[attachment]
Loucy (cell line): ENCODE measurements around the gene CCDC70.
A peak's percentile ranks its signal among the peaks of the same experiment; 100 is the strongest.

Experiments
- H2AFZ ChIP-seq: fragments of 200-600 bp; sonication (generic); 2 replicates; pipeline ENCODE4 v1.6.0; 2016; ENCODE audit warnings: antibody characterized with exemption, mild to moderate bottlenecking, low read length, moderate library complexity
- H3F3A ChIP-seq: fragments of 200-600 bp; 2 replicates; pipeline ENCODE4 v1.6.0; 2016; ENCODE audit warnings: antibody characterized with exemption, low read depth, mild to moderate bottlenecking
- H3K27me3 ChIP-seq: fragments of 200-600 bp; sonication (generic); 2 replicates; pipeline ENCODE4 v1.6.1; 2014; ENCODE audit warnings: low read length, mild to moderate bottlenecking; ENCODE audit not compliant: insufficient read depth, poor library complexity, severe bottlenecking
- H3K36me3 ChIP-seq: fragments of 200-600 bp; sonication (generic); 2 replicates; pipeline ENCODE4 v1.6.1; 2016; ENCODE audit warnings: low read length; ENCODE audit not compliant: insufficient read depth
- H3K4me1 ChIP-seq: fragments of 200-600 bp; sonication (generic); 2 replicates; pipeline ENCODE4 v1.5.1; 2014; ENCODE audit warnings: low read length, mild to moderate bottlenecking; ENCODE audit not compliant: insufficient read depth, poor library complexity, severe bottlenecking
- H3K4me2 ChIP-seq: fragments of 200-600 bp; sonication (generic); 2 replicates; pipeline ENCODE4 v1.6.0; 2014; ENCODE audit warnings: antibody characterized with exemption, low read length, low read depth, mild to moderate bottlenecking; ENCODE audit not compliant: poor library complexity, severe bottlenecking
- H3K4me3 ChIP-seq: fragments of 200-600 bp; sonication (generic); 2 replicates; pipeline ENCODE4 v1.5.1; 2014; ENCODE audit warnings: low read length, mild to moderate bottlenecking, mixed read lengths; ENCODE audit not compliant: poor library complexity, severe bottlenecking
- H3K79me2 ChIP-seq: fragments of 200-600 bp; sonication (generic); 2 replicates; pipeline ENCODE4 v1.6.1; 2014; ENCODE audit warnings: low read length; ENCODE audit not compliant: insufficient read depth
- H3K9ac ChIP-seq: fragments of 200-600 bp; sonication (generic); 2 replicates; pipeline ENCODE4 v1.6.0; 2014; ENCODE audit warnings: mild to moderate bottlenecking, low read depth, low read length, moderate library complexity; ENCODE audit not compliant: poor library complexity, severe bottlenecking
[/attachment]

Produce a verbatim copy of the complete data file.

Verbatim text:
Loucy (cell line): ENCODE measurements around the gene CCDC70.
A peak's percentile ranks its signal among the peaks of the same experiment; 100 is the strongest.

Experiments
- H2AFZ ChIP-seq: fragments of 200-600 bp; sonication (generic); 2 replicates; pipeline ENCODE4 v1.6.0; 2016; ENCODE audit warnings: antibody characterized with exemption, mild to moderate bottlenecking, low read length, moderate library complexity
- H3F3A ChIP-seq: fragments of 200-600 bp; 2 replicates; pipeline ENCODE4 v1.6.0; 2016; ENCODE audit warnings: antibody characterized with exemption, low read depth, mild to moderate bottlenecking
- H3K27me3 ChIP-seq: fragments of 200-600 bp; sonication (generic); 2 replicates; pipeline ENCODE4 v1.6.1; 2014; ENCODE audit warnings: low read length, mild to moderate bottlenecking; ENCODE audit not compliant: insufficient read depth, poor library complexity, severe bottlenecking
- H3K36me3 ChIP-seq: fragments of 200-600 bp; sonication (generic); 2 replicates; pipeline ENCODE4 v1.6.1; 2016; ENCODE audit warnings: low read length; ENCODE audit not compliant: insufficient read depth
- H3K4me1 ChIP-seq: fragments of 200-600 bp; sonication (generic); 2 replicates; pipeline ENCODE4 v1.5.1; 2014; ENCODE audit warnings: low read length, mild to moderate bottlenecking; ENCODE audit not compliant: insufficient read depth, poor library complexity, severe bottlenecking
- H3K4me2 ChIP-seq: fragments of 200-600 bp; sonication (generic); 2 replicates; pipeline ENCODE4 v1.6.0; 2014; ENCODE audit warnings: antibody characterized with exemption, low read length, low read depth, mild to moderate bottlenecking; ENCODE audit not compliant: poor library complexity, severe bottlenecking
- H3K4me3 ChIP-seq: fragments of 200-600 bp; sonication (generic); 2 replicates; pipeline ENCODE4 v1.5.1; 2014; ENCODE audit warnings: low read length, mild to moderate bottlenecking, mixed read lengths; ENCODE audit not compliant: poor library complexity, severe bottlenecking
- H3K79me2 ChIP-seq: fragments of 200-600 bp; sonication (generic); 2 replicates; pipeline ENCODE4 v1.6.1; 2014; ENCODE audit warnings: low read length; ENCODE audit not compliant: insufficient read depth
- H3K9ac ChIP-seq: fragments of 200-600 bp; sonication (generic); 2 replicates; pipeline ENCODE4 v1.6.0; 2014; ENCODE audit warnings: mild to moderate bottlenecking, low read depth, low read length, moderate library complexity; ENCODE audit not compliant: poor library complexity, severe bottlenecking